HUNDREDS of people have turned out to help plant 5,000 trees for the Woodland Trust at the Avoncliff Wood near Freshford.

Around 260 were expected to help today, while on Friday 90 pupils turned out from Freshford Primary School and 25 from nearby Westwood with Iford Primary School.

That was in addition to the adults who had also booked in for one of the three tree-planting days organised by the Trust.

Rachel Harries, the Trust’s engagement and community officer for the South West, said they were “delighted” with the response from the public.

 

“Aside from the schools, we had around 50 people on Thursday and today we are expecting around 260 people to come and help.”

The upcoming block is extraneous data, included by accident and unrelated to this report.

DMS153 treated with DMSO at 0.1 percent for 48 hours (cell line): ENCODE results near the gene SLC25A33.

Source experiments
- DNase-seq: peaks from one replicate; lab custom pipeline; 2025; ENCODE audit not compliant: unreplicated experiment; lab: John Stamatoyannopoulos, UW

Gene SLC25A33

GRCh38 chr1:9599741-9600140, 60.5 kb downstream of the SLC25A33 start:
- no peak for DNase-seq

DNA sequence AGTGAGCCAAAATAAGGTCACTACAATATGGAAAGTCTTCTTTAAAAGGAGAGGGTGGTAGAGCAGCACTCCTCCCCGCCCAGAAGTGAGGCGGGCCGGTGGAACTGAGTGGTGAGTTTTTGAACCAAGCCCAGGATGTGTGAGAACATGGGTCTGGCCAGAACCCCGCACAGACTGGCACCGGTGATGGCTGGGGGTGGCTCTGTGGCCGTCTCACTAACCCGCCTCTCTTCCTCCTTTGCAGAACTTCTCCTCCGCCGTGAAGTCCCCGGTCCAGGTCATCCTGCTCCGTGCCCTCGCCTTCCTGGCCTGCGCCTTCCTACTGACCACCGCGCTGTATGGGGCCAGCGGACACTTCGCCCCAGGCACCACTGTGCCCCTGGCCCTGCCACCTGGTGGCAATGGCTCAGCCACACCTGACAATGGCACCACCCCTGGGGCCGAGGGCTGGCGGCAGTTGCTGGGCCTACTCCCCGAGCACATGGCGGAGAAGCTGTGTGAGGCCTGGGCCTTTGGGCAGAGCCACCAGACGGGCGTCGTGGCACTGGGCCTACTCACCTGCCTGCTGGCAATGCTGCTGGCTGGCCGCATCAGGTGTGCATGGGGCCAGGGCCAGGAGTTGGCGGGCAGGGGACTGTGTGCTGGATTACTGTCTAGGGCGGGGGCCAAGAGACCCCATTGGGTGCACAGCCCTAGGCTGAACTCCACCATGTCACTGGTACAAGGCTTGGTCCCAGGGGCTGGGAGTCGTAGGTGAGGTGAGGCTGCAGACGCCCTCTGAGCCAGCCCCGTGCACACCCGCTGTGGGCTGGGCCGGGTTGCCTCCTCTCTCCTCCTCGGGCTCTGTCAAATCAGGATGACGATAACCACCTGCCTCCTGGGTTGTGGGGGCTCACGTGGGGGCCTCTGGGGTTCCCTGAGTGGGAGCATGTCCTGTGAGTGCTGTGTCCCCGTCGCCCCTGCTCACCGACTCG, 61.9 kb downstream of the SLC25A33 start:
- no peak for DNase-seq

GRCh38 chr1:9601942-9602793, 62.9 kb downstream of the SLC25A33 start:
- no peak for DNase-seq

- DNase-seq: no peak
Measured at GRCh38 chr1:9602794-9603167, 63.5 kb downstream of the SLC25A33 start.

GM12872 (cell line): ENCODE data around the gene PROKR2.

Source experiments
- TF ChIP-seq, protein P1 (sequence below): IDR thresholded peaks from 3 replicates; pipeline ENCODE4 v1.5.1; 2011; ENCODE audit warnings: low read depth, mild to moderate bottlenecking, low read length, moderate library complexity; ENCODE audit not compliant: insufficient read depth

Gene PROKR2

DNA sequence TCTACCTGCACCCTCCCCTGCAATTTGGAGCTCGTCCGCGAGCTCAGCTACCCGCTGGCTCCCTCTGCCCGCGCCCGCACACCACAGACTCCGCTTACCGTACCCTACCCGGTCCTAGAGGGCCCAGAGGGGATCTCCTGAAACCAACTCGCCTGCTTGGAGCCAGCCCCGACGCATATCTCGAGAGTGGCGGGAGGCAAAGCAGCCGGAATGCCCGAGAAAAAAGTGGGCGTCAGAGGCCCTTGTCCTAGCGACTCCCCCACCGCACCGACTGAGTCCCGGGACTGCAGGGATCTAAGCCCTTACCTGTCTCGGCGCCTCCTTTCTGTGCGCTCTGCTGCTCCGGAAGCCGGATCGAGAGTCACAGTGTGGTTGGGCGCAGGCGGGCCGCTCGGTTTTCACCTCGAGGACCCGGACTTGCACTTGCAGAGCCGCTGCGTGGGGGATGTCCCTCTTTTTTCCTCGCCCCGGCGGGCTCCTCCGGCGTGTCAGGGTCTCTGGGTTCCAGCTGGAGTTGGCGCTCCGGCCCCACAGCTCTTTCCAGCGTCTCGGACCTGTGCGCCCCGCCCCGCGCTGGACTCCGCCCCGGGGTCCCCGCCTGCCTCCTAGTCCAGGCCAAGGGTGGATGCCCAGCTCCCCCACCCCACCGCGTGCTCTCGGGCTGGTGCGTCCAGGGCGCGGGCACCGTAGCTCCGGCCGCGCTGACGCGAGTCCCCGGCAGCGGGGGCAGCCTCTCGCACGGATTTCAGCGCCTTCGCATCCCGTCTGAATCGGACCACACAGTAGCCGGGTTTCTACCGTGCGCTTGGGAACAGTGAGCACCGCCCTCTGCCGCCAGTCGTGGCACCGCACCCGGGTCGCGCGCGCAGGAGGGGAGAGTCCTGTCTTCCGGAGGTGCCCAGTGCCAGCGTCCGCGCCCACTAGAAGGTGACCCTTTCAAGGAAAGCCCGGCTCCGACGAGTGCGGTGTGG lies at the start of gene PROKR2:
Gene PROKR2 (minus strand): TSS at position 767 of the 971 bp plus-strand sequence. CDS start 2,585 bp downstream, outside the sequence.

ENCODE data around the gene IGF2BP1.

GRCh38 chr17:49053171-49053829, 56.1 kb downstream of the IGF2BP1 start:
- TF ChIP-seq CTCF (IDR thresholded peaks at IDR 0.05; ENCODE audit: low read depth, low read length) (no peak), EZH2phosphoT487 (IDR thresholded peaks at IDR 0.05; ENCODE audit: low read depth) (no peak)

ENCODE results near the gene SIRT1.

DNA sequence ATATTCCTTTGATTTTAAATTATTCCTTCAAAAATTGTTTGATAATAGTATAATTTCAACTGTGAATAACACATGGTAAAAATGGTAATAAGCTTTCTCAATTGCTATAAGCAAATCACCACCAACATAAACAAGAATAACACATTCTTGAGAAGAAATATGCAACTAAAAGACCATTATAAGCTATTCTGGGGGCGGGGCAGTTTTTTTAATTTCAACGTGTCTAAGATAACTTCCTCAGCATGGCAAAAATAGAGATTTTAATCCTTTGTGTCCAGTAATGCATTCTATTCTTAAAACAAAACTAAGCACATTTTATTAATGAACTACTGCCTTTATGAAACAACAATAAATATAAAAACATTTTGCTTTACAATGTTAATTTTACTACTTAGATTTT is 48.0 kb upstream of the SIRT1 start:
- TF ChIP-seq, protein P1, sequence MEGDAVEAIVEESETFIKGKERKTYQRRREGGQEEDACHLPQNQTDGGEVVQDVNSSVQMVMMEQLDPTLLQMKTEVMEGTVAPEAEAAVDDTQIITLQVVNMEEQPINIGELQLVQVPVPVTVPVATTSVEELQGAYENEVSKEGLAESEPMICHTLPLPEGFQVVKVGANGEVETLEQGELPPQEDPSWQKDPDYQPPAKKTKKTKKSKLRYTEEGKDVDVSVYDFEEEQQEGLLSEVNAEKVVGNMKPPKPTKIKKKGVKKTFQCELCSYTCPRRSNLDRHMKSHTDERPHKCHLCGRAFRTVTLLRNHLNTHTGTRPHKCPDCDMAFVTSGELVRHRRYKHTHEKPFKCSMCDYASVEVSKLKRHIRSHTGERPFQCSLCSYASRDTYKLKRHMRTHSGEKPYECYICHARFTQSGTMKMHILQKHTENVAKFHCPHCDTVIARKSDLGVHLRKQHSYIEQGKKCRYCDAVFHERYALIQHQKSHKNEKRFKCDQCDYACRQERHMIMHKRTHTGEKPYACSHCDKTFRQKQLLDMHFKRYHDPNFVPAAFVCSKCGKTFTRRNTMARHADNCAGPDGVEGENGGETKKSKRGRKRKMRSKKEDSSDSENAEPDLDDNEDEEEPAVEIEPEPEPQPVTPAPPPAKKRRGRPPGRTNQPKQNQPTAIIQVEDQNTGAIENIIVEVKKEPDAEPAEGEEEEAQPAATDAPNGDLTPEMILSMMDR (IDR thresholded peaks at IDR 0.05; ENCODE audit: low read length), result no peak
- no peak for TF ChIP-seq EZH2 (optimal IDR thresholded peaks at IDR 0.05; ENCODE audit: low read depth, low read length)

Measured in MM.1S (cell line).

The Trust is planting more than 20 different species of tree at Avoncliff Wood as part of the Big Climate Fightback.

Joe Middleton, the Trust’s site manager, said: “We aim to plant over 5,000 new trees at Avoncliff Wood, with the help of local schools, partners and the community.

Lucy Lewis, 47, from Broughton Gifford, turned up with her son, Harvey, 16, and her sister Ella Harding, 45, and her daughter Lola Cook, 14.

They said: “We wanted to do our bit to help the planet. When the trees are planted we can come and visit them.”

The Trust had plenty of trees to plant, mostly comprising British native species, such as silver birch, holly, oak and wild cherry.

The Trust raised more than £350,000 just before last Christmas to buy 50 acres of ancient woodland and 25 acres of fields.

The objective is to plant a new wood to link Avoncliff Wood with the nearby Becky Addy Wood, to create a pathway for migrating wildlife.